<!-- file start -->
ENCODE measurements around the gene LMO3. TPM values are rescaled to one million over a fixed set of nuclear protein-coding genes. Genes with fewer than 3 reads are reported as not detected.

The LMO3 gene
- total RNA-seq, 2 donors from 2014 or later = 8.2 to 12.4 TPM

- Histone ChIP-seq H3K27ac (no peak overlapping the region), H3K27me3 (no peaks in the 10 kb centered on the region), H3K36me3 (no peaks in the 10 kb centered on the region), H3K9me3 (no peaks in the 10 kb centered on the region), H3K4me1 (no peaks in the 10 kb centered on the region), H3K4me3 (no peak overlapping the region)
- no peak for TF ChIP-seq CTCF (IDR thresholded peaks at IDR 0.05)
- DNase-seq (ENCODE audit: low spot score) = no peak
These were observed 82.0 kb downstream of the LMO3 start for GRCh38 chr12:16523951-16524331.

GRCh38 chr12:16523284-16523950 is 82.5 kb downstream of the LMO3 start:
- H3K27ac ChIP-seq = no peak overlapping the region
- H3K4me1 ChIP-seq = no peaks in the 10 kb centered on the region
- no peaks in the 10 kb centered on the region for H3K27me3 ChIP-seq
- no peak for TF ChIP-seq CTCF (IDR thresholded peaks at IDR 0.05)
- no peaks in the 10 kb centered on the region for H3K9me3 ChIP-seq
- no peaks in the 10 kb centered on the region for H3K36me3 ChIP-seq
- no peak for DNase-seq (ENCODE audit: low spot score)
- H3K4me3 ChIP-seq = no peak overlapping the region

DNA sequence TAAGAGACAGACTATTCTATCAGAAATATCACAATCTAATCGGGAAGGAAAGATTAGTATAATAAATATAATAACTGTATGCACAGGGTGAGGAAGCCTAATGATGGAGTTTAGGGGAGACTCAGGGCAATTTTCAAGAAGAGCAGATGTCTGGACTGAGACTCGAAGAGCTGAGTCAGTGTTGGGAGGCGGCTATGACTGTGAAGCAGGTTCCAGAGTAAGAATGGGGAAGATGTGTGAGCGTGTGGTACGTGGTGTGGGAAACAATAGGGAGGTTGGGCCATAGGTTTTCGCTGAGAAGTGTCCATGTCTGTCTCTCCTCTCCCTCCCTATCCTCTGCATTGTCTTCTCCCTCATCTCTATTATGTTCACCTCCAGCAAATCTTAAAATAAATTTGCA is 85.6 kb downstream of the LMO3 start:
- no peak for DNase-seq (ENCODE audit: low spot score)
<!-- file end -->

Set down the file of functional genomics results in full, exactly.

ENCODE measurements around the gene LMO3. TPM values are rescaled to one million over a fixed set of nuclear protein-coding genes. Genes with fewer than 3 reads are reported as not detected.

The LMO3 gene
- total RNA-seq, 2 donors from 2014 or later = 8.2 to 12.4 TPM

- Histone ChIP-seq H3K27ac (no peak overlapping the region), H3K27me3 (no peaks in the 10 kb centered on the region), H3K36me3 (no peaks in the 10 kb centered on the region), H3K9me3 (no peaks in the 10 kb centered on the region), H3K4me1 (no peaks in the 10 kb centered on the region), H3K4me3 (no peak overlapping the region)
- no peak for TF ChIP-seq CTCF (IDR thresholded peaks at IDR 0.05)
- DNase-seq (ENCODE audit: low spot score) = no peak
These were observed 82.0 kb downstream of the LMO3 start for GRCh38 chr12:16523951-16524331.

GRCh38 chr12:16523284-16523950 is 82.5 kb downstream of the LMO3 start:
- H3K27ac ChIP-seq = no peak overlapping the region
- H3K4me1 ChIP-seq = no peaks in the 10 kb centered on the region
- no peaks in the 10 kb centered on the region for H3K27me3 ChIP-seq
- no peak for TF ChIP-seq CTCF (IDR thresholded peaks at IDR 0.05)
- no peaks in the 10 kb centered on the region for H3K9me3 ChIP-seq
- no peaks in the 10 kb centered on the region for H3K36me3 ChIP-seq
- no peak for DNase-seq (ENCODE audit: low spot score)
- H3K4me3 ChIP-seq = no peak overlapping the region

DNA sequence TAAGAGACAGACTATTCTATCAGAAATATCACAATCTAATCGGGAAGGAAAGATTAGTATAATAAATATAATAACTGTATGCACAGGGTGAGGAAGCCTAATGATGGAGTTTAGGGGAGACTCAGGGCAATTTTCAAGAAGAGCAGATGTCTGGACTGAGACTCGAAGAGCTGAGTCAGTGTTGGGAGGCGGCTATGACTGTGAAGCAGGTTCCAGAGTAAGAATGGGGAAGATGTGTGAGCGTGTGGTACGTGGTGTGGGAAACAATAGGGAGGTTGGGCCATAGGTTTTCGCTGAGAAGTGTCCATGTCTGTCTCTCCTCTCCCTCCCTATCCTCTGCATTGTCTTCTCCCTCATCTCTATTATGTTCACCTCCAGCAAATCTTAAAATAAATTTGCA is 85.6 kb downstream of the LMO3 start:
- no peak for DNase-seq (ENCODE audit: low spot score)